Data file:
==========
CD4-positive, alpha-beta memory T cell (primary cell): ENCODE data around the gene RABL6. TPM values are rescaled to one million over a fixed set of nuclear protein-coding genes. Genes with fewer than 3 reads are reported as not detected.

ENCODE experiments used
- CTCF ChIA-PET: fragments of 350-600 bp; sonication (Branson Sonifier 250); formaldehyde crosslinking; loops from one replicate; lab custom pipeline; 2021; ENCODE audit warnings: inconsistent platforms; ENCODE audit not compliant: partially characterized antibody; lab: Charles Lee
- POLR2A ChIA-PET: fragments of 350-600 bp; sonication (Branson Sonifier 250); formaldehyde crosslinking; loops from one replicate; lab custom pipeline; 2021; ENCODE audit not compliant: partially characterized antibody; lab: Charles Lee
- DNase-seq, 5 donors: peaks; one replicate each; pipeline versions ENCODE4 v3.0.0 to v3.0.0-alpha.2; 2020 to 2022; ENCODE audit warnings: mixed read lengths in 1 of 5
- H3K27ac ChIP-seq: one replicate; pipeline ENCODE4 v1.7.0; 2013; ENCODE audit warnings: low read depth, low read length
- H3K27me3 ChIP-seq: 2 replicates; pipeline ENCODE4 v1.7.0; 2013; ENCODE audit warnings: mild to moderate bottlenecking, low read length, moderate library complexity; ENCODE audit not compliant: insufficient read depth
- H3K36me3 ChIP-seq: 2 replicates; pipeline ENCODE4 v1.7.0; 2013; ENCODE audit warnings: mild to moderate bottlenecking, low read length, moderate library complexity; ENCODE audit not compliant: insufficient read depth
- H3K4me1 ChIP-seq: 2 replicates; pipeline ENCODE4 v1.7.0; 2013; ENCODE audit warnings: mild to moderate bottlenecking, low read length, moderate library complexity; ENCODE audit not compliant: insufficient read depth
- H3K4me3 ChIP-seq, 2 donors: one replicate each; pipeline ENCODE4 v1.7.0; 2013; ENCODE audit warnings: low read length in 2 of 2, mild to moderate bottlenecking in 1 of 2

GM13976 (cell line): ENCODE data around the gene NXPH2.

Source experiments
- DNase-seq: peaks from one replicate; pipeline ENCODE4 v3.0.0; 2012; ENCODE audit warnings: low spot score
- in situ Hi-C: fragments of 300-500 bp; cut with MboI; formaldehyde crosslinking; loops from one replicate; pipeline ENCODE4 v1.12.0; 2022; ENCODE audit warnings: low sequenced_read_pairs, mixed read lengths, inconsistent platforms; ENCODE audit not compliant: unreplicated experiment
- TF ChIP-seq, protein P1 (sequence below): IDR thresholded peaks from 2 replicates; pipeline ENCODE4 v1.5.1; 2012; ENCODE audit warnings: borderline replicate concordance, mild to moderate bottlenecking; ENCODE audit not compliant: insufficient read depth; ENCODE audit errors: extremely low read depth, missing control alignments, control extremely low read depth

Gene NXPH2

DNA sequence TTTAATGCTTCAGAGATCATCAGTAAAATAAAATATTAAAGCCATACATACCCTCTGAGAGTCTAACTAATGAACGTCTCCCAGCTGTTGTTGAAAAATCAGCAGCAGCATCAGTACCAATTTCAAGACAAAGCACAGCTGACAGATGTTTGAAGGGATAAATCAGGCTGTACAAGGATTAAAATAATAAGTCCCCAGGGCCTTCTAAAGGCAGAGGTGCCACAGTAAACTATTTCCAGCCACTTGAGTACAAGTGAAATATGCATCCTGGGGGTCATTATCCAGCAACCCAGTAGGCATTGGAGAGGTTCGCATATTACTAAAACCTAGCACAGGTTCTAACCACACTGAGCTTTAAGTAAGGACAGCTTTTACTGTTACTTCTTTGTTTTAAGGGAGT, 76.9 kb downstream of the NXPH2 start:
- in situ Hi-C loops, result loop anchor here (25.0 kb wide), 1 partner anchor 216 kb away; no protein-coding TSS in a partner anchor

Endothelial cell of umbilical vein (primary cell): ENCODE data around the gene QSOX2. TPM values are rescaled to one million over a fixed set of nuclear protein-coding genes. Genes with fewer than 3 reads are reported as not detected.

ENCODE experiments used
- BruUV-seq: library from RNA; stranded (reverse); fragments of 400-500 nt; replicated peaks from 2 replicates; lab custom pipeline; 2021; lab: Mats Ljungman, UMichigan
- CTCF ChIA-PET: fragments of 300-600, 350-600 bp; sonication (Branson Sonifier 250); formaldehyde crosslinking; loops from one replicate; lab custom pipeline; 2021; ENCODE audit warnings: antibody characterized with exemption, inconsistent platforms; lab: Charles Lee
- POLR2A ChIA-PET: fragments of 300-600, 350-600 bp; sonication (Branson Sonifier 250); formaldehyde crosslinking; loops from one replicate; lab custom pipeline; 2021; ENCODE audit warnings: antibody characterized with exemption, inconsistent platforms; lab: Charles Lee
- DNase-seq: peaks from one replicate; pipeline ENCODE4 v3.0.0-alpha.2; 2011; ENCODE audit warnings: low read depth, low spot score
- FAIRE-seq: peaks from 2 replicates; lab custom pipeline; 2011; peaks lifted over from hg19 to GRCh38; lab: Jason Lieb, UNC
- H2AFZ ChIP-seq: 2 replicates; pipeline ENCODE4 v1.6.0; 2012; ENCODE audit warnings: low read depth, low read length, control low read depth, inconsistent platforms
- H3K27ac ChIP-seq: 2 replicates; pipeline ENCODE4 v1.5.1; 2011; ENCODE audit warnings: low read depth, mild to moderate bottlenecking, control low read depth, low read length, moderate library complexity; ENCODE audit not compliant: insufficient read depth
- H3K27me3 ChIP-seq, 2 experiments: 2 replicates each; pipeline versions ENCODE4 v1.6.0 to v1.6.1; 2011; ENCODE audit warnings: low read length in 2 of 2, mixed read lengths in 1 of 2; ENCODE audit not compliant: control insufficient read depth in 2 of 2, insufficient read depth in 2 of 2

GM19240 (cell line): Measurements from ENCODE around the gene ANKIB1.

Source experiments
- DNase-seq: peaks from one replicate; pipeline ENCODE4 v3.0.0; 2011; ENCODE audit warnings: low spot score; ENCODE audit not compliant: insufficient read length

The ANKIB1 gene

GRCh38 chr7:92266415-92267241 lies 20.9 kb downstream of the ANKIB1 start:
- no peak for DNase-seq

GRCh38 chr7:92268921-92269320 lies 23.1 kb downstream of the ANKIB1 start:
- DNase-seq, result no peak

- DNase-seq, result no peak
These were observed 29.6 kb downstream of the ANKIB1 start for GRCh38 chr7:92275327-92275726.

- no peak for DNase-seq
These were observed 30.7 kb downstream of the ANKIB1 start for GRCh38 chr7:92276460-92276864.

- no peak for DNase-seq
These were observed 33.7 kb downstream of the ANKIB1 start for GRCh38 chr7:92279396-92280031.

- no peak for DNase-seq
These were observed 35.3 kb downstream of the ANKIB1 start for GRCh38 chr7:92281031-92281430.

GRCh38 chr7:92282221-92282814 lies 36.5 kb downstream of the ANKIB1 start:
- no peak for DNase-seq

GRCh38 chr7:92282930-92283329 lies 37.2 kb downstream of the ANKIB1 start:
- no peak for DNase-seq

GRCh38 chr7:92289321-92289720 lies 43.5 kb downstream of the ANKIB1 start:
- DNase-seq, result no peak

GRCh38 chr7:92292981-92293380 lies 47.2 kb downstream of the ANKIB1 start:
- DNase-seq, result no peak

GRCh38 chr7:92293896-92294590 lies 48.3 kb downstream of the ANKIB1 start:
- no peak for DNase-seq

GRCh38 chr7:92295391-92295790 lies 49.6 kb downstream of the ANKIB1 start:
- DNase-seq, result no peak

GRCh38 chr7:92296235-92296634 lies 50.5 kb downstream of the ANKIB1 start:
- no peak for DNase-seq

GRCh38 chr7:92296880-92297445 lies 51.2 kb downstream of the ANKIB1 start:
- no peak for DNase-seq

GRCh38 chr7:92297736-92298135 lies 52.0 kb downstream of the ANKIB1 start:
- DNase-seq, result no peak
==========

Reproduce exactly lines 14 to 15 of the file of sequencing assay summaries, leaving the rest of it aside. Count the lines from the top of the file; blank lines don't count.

- in situ Hi-C: fragments of 300-500 bp; cut with MboI; formaldehyde crosslinking; loops from one replicate; pipeline ENCODE4 v1.12.0; 2022; ENCODE audit warnings: low sequenced_read_pairs, mixed read lengths, inconsistent platforms; ENCODE audit not compliant: unreplicated experiment
- TF ChIP-seq, protein P1 (sequence below): IDR thresholded peaks from 2 replicates; pipeline ENCODE4 v1.5.1; 2012; ENCODE audit warnings: borderline replicate concordance, mild to moderate bottlenecking; ENCODE audit not compliant: insufficient read depth; ENCODE audit errors: extremely low read depth, missing control alignments, control extremely low read depth